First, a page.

The ALJ in this case denied benefits, finding that the two-year statute of limitation in OCGA § 34–9–104(b) barred Presley's claim since Presley last received temporary total disability benefits for his right knee injury on September 15, 2009.6 In its order, the ALJ stated that “while close, I find the employee has undergone a change in condition for the worse and not suffered a fictional new injury․ [His] right knee condition is related to his June 4, 2009 accident/injury.” The ALJ found Presley's testimony “very credible” and his work ethic “tremendous,” and it commended Presley for consistently working even “when injured and in clear pain.” Nevertheless, the ALJ based its decision on the fact that “there were not any new and/or different circumstances concerning the employee's job duties [that] caused a new injury.”7 The Board adopted this decision.
Presley appealed to the superior court, arguing that he suffered a fictional new injury when he ceased working in June 2012. The superior court reversed and remanded the case, finding that the Board failed to consider all of the evidence in light of correct and applicable legal principles. Specifically, the superior court noted:
The Court has reviewed the cases cited by the parties that contemplate the distinction between changes in condition and fictional new accident. In the main, these cases focus on changes in an employee's work environment after the employee has re-commenced working following a compensable job-related accident. The focus of those cases has been on whether the job duties being performed by the injured worker upon his or her return to work were different from those previously performed, or whether such duties exceeded restrictions issued by treating physicians.
The Court notes that our workers' compensation laws are not designed to penalize injured workers for attempting to continue working even though they are hurt to some extent. The Court also notes that the term “accident” is broadly defined under our workers' compensation laws, and an employee who continues to perform the duties of employment and thereby aggravates an initial injury has sustained what is considered a “new injury.”
In determining whether an injured worker has sustained a fictional new accident, as opposed to a change in condition, the Court sees no reason why the finding of a new accident should be limited to those factual scenarios that have been previously considered. The nature of an employee's job duties upon returning to work after a compensable job-related accident is not the sole determinant in deciding whether a new accident has occurred. Since the ultimate factor in determining whether a fictional new accident has arisen is the intervention of new circumstances, it is herein found that such new circumstances may arise in the form of a disabling accidental injury suffered by an employee after an original accidental injury has been sustained, as long as there is a showing that such subsequent injury has contributed to a worsening of the employee's original condition.8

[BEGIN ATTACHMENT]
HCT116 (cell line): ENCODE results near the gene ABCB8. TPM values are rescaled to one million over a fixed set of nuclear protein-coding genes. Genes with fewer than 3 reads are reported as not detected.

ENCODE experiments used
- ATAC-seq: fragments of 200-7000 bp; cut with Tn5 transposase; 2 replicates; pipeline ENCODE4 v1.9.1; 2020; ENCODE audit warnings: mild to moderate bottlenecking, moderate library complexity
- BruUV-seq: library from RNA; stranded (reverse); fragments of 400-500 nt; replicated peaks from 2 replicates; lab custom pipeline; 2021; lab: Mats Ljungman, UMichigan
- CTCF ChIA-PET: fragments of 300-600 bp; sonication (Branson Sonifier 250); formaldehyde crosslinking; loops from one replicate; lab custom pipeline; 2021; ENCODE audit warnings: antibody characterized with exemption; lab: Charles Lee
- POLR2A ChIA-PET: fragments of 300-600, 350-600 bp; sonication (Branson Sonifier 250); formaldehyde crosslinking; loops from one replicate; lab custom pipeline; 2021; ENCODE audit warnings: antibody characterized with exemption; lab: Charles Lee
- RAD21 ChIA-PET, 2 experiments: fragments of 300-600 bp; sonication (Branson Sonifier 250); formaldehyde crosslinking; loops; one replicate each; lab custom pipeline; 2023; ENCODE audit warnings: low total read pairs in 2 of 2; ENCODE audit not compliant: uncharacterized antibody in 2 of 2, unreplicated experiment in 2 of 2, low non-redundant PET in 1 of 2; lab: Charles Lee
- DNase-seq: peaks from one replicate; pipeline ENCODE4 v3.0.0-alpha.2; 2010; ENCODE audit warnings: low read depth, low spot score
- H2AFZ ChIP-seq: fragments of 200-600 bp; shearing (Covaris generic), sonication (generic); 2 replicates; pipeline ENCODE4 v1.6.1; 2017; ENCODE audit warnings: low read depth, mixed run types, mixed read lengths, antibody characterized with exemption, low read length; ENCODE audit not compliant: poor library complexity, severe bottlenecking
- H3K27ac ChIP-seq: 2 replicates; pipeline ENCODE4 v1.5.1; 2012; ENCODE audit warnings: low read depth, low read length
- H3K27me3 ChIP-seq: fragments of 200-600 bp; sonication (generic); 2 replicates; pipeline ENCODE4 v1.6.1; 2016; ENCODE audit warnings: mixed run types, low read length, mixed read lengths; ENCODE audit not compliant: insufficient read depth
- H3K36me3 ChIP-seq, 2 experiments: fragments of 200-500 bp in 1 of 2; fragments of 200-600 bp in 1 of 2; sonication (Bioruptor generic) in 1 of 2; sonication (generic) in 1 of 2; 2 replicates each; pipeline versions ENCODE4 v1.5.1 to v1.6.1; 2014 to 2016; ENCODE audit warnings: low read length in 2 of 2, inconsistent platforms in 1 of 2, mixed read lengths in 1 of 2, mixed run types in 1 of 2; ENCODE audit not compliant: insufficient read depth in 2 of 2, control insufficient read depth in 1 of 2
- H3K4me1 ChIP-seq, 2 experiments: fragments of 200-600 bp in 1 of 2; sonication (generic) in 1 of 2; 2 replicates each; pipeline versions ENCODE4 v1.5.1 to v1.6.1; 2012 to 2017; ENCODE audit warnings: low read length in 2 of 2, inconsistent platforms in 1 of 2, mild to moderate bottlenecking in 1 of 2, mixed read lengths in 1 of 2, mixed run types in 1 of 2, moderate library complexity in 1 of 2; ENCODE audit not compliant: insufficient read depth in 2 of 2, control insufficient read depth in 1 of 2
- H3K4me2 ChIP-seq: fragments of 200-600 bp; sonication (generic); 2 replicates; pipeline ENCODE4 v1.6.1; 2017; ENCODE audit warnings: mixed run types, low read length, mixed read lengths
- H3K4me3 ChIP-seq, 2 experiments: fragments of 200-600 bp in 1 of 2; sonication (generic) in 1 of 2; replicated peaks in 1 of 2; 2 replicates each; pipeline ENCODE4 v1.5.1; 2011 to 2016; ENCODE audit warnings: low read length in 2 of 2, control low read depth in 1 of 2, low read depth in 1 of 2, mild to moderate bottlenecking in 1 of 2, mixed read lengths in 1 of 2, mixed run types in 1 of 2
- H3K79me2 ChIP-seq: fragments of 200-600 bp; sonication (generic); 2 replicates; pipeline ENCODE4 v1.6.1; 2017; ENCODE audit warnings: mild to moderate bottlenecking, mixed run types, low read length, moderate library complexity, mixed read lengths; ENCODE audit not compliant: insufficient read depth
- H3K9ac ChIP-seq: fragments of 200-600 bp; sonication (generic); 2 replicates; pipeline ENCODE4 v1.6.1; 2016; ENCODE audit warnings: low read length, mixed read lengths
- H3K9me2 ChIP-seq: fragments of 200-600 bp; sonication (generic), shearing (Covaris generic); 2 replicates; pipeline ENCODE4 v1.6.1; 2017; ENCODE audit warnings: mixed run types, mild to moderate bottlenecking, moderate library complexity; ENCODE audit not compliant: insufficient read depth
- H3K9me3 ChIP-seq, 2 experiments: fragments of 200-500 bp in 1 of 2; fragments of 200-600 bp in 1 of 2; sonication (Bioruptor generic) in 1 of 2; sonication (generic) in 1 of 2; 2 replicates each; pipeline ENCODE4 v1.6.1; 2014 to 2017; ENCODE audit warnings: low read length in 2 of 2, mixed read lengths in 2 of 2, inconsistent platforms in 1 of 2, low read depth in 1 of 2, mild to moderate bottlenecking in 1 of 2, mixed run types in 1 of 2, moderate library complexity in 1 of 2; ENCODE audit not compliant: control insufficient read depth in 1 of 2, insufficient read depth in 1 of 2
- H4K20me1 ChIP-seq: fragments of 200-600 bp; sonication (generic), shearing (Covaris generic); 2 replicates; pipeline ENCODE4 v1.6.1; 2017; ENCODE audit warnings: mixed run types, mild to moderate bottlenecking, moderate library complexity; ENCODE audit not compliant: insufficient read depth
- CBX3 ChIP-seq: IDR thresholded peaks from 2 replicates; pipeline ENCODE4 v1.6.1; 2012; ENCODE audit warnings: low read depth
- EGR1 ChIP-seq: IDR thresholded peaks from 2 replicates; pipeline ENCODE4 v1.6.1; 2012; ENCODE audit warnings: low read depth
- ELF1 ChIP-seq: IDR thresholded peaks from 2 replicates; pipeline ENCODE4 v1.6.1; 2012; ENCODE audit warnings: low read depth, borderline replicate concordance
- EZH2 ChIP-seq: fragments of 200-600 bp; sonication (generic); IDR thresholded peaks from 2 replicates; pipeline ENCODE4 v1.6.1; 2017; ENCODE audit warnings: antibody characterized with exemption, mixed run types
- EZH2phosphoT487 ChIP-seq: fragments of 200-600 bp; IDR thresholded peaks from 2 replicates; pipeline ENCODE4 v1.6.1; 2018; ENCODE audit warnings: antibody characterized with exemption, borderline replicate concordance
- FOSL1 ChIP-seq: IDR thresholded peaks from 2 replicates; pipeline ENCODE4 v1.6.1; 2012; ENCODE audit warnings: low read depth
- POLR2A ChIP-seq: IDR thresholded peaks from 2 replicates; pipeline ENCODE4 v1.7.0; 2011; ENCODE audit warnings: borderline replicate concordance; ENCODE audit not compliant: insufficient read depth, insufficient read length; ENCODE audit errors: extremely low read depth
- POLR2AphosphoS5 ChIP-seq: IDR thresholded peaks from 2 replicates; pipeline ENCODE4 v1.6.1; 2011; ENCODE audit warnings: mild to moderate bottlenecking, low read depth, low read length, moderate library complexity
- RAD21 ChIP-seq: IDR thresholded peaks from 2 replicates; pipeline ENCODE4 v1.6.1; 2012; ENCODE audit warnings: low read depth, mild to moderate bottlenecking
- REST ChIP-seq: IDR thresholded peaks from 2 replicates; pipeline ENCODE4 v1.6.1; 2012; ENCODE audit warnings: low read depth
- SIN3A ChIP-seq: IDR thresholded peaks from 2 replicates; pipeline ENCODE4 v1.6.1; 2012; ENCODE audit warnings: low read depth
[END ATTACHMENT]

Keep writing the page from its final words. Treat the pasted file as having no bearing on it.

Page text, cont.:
The superior court remanded the case for a determination regarding whether Presley's left knee injuries constitute “new circumstances” that caused a worsening of his right knee condition resulting in his disability in June 2012.
Pretermitting whether the superior court departed from the previous cases distinguishing a fictional new accident from a change in condition, the ALJ and the Board did consider whether Presley's left knee injuries caused a worsening of his right knee condition and found that they did not. The ALJ specifically noted that the evidence did not support Presley's argument that his right knee injury was a “super-added” injury to his left knee. Indeed, the evidence supports the ALJ and Board's determinations that Presley's right knee was never the same after surgery and simply grew worse without any additional injuries or job responsibilities. In fact, the doctor told Presley in June or July 2010 that he probably would need a right knee replacement. This evidence supports a finding that Presley underwent a change in condition for the worse and not a fictional new injury.9
It is well-settled that in reviewing a workers' compensation award, this Court “must construe the evidence in the light most favorable to the party prevailing before the appellate division.”10 “[D]eterminations of credibility and the weight of testimony are for the ALJ and appellate division, not for [the] reviewing court.”11 And, “[t]he findings of the State Board of Workers' Compensation, when supported by any evidence, are conclusive and binding, and neither the superior court nor this [C]ourt may substitute itself as a factfinding body in lieu of the State Board.”12
Although a superior court may remand a case to the appellate division if that court questions whether all evidence was considered,13 in this case, the superior court substituted its factual findings for those of the appellate division, which were supported by the evidence. We therefore reverse.
DOYLE, Presiding Judge.
DILLARD, J., concurs. MILLER, J., concurs in judgment only.